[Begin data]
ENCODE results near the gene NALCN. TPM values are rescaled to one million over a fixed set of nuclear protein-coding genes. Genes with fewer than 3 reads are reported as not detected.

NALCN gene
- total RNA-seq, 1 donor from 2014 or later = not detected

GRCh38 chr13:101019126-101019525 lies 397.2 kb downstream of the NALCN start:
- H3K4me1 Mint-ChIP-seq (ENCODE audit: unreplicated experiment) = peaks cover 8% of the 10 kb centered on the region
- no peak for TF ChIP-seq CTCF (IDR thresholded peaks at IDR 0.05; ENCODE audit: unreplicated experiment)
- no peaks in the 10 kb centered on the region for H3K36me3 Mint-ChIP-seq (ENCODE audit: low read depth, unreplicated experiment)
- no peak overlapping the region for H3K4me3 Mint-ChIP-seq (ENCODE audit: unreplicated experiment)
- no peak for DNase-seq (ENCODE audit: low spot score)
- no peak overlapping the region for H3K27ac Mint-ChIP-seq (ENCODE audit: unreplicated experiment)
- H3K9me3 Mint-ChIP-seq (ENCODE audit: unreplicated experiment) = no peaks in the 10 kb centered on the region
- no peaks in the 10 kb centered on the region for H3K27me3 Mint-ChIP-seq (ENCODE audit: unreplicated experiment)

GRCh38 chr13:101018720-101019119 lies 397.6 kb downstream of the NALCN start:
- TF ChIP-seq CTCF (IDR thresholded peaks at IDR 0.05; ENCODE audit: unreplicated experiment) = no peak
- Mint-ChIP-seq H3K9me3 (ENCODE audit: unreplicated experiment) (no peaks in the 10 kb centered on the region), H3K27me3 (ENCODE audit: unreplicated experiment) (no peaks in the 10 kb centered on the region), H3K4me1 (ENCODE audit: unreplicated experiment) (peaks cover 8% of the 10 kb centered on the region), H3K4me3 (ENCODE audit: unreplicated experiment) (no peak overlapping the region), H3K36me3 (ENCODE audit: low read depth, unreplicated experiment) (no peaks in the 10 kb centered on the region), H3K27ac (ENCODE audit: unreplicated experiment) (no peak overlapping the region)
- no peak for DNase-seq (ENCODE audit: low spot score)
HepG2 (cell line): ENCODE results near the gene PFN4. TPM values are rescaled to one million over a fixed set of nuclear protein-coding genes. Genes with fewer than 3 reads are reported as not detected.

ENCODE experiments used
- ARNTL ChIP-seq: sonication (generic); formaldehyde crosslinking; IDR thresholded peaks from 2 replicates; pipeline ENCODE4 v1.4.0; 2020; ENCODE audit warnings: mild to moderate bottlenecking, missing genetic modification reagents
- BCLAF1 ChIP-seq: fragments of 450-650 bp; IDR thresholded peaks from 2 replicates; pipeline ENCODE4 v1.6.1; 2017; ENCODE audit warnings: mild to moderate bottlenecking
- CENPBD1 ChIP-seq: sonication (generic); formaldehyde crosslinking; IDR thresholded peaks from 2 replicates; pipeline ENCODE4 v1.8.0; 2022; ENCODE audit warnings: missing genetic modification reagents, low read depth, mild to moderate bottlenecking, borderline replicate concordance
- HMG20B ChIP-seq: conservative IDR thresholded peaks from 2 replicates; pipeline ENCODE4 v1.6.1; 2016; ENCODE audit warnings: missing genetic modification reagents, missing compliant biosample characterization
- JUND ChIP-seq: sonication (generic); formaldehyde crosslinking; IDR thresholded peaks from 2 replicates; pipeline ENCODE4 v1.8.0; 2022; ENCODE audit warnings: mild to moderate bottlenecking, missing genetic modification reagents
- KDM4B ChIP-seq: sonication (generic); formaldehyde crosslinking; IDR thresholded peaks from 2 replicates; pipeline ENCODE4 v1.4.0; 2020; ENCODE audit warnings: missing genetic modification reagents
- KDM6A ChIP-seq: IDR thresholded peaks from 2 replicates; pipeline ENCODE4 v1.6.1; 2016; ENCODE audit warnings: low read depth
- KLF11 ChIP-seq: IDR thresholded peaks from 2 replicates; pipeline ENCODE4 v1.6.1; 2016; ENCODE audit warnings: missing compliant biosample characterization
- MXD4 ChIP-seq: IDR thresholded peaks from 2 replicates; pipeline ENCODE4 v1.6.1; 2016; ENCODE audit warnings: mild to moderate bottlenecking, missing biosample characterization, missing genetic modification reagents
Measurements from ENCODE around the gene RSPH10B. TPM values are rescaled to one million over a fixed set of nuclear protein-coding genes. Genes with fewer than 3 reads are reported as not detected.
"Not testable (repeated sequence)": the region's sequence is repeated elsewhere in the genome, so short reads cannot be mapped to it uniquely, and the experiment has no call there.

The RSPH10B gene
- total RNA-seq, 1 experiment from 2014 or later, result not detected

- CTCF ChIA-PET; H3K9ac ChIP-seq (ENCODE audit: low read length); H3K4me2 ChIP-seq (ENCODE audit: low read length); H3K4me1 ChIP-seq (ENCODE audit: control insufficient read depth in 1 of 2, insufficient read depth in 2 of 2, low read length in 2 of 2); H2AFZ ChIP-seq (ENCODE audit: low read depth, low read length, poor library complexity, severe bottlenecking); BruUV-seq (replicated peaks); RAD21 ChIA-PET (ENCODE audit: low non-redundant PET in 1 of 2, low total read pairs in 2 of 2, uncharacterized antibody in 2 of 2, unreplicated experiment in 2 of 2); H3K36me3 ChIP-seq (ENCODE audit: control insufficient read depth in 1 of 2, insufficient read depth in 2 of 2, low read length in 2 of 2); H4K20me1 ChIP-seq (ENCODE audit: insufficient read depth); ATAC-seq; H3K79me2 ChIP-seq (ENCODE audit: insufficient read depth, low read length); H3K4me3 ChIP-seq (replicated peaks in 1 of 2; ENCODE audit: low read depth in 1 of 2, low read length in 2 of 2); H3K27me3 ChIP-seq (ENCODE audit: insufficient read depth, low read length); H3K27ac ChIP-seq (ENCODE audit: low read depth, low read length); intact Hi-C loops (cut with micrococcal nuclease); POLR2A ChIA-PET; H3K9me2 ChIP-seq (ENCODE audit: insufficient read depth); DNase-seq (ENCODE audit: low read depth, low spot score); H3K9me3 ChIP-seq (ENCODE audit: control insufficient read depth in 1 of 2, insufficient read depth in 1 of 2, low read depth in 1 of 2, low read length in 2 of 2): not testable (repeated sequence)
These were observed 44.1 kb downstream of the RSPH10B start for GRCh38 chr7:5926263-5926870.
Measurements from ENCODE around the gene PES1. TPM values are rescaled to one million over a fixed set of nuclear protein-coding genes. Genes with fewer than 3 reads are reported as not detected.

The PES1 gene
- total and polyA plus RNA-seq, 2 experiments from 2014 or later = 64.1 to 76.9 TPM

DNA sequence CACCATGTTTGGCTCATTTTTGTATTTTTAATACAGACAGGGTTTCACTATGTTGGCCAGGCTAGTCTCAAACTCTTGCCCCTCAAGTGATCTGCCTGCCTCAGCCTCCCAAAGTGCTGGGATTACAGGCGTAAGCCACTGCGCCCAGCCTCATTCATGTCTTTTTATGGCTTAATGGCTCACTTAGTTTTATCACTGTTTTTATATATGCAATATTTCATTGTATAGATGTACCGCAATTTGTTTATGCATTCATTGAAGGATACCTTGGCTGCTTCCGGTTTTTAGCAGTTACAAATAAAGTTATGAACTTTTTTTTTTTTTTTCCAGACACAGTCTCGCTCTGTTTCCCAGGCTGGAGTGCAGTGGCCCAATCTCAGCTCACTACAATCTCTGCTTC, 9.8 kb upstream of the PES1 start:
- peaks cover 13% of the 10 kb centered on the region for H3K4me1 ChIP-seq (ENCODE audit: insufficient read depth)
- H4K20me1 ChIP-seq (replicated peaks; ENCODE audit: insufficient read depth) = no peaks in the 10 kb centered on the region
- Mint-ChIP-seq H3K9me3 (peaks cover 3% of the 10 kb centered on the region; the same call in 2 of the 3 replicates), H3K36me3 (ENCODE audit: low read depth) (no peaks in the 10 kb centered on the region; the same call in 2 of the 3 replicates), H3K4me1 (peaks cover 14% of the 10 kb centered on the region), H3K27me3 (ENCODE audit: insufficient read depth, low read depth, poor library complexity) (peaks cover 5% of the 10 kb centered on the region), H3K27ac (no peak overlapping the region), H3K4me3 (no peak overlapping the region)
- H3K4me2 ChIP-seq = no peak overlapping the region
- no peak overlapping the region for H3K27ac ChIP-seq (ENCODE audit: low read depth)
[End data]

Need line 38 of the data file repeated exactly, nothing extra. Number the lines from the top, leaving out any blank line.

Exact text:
- peaks cover 13% of the 10 kb centered on the region for H3K4me1 ChIP-seq (ENCODE audit: insufficient read depth)